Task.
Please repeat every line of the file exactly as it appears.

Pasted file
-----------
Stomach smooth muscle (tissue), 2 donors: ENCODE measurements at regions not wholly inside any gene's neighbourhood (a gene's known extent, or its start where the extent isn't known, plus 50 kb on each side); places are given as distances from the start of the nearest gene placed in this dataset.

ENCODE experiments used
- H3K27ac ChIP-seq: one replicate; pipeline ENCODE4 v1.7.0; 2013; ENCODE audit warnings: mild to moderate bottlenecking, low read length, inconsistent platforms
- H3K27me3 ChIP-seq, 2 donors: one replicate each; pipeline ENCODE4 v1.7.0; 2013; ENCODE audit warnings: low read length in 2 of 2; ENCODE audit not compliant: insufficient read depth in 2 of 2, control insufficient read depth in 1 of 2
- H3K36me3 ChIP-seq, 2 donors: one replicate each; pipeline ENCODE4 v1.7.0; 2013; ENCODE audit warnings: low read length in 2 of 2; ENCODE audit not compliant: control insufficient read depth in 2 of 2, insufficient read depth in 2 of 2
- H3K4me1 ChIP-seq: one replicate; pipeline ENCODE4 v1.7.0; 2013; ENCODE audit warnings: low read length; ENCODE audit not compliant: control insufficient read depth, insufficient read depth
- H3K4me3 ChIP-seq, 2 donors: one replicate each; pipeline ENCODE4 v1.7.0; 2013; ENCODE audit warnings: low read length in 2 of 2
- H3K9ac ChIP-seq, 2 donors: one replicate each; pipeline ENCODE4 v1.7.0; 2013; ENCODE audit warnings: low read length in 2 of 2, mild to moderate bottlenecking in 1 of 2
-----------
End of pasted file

Stomach smooth muscle (tissue), 2 donors: ENCODE measurements at regions not wholly inside any gene's neighbourhood (a gene's known extent, or its start where the extent isn't known, plus 50 kb on each side); places are given as distances from the start of the nearest gene placed in this dataset.

ENCODE experiments used
- H3K27ac ChIP-seq: one replicate; pipeline ENCODE4 v1.7.0; 2013; ENCODE audit warnings: mild to moderate bottlenecking, low read length, inconsistent platforms
- H3K27me3 ChIP-seq, 2 donors: one replicate each; pipeline ENCODE4 v1.7.0; 2013; ENCODE audit warnings: low read length in 2 of 2; ENCODE audit not compliant: insufficient read depth in 2 of 2, control insufficient read depth in 1 of 2
- H3K36me3 ChIP-seq, 2 donors: one replicate each; pipeline ENCODE4 v1.7.0; 2013; ENCODE audit warnings: low read length in 2 of 2; ENCODE audit not compliant: control insufficient read depth in 2 of 2, insufficient read depth in 2 of 2
- H3K4me1 ChIP-seq: one replicate; pipeline ENCODE4 v1.7.0; 2013; ENCODE audit warnings: low read length; ENCODE audit not compliant: control insufficient read depth, insufficient read depth
- H3K4me3 ChIP-seq, 2 donors: one replicate each; pipeline ENCODE4 v1.7.0; 2013; ENCODE audit warnings: low read length in 2 of 2
- H3K9ac ChIP-seq, 2 donors: one replicate each; pipeline ENCODE4 v1.7.0; 2013; ENCODE audit warnings: low read length in 2 of 2, mild to moderate bottlenecking in 1 of 2